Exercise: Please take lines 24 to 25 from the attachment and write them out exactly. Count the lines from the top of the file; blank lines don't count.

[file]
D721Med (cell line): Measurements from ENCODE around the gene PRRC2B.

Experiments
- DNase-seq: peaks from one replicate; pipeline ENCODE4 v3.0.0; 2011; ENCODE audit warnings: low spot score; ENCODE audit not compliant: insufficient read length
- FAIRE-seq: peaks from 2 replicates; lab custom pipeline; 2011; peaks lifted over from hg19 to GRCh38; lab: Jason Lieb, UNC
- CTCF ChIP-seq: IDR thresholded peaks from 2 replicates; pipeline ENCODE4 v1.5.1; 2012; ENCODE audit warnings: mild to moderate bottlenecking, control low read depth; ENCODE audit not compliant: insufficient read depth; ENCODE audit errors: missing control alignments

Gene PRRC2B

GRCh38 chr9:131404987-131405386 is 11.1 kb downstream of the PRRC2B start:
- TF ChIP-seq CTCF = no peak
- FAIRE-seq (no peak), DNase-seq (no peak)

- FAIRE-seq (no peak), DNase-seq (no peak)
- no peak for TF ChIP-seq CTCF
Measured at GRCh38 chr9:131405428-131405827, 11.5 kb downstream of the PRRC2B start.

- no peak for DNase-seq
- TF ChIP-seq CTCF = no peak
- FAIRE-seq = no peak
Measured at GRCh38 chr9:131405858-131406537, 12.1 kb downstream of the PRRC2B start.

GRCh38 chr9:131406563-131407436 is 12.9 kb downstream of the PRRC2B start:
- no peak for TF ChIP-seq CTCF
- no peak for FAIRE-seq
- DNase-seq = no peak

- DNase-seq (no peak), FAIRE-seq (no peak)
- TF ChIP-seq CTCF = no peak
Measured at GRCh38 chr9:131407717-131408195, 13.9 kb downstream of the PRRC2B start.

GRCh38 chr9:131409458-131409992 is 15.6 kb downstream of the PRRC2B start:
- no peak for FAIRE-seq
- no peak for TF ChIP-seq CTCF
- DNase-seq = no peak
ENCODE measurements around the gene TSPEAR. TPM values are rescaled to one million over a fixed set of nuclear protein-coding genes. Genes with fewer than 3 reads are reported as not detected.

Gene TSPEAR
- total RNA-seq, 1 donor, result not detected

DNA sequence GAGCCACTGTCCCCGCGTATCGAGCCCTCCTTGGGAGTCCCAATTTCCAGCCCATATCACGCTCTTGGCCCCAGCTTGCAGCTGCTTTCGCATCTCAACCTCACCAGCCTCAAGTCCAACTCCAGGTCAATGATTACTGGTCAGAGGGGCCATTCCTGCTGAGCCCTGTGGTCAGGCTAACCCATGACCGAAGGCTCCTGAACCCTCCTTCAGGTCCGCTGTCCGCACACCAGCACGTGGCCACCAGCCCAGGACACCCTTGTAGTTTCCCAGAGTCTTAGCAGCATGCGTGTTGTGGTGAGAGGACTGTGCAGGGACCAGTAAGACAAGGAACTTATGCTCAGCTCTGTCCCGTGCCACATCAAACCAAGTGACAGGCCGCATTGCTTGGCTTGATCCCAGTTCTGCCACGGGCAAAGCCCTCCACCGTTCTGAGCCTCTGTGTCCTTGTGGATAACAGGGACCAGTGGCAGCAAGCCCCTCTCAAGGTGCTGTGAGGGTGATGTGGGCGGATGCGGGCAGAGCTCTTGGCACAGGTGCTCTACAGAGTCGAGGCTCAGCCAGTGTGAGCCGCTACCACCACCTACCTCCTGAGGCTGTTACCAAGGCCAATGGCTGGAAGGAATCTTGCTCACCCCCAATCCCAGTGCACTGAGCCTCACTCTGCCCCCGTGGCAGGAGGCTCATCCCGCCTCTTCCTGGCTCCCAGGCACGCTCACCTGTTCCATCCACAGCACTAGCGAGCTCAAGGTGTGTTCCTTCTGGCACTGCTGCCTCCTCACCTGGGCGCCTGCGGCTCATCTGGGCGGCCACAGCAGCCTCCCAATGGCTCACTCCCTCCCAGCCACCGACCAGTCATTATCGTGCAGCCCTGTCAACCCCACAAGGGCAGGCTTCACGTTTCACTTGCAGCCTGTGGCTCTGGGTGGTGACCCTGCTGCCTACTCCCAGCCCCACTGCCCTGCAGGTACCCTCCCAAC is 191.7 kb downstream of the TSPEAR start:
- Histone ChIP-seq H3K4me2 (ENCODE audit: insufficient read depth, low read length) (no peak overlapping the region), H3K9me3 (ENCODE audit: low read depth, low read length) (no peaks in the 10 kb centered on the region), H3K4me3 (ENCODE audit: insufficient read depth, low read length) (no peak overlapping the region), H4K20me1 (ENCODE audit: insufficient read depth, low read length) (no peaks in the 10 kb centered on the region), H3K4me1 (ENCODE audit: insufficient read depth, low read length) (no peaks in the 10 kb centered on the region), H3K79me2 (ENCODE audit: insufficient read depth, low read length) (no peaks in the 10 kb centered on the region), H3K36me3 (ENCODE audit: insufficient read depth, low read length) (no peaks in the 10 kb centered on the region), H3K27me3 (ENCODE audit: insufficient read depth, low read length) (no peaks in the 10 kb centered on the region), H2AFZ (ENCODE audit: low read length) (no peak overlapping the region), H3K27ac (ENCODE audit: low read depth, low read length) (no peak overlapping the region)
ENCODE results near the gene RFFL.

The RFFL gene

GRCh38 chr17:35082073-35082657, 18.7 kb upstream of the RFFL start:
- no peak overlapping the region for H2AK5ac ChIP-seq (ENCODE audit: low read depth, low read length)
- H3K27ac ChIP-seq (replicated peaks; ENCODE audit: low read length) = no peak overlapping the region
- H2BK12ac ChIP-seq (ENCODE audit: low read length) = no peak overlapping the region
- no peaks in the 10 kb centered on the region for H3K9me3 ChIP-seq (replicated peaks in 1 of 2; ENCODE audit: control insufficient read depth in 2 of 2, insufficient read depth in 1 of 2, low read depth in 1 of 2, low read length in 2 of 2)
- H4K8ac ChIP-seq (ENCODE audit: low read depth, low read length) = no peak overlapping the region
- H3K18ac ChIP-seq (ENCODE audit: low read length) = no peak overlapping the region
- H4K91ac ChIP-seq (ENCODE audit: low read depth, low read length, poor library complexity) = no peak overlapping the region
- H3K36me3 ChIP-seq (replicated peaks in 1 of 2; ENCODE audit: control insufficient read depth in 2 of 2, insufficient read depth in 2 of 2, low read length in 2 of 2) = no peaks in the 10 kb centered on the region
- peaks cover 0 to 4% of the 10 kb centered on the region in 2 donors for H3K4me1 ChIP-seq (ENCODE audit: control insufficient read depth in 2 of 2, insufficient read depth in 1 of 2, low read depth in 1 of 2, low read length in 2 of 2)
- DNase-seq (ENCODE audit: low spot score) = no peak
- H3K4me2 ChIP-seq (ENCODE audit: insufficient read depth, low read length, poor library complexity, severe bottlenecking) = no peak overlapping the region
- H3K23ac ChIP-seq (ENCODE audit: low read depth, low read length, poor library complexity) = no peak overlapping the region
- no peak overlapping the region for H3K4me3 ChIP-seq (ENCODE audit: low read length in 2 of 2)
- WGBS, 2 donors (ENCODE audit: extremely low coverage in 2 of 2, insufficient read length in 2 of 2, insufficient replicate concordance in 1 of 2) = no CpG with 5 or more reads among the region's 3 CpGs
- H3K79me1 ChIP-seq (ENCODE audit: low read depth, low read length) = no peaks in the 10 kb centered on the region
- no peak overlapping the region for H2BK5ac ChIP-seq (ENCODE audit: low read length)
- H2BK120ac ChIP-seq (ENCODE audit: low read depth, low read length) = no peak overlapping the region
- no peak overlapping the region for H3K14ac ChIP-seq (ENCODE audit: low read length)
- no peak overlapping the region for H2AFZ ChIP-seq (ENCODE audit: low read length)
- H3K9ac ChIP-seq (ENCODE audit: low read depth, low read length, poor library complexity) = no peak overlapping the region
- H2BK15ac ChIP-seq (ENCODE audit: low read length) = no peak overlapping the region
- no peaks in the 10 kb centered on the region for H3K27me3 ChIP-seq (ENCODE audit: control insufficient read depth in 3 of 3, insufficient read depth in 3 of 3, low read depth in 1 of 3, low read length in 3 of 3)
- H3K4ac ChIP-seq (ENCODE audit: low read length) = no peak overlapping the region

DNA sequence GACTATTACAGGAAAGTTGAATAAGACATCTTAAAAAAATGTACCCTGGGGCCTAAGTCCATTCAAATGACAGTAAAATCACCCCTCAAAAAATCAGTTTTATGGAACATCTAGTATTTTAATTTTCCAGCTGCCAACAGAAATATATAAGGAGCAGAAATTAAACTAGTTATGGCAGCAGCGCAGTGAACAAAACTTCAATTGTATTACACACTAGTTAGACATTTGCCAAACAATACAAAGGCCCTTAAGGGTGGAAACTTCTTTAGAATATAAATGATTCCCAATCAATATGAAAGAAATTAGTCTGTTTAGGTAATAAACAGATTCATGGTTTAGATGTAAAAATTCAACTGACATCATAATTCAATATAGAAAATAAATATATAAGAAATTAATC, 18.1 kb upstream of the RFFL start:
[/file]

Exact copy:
GRCh38 chr9:131409458-131409992 is 15.6 kb downstream of the PRRC2B start:
- no peak for FAIRE-seq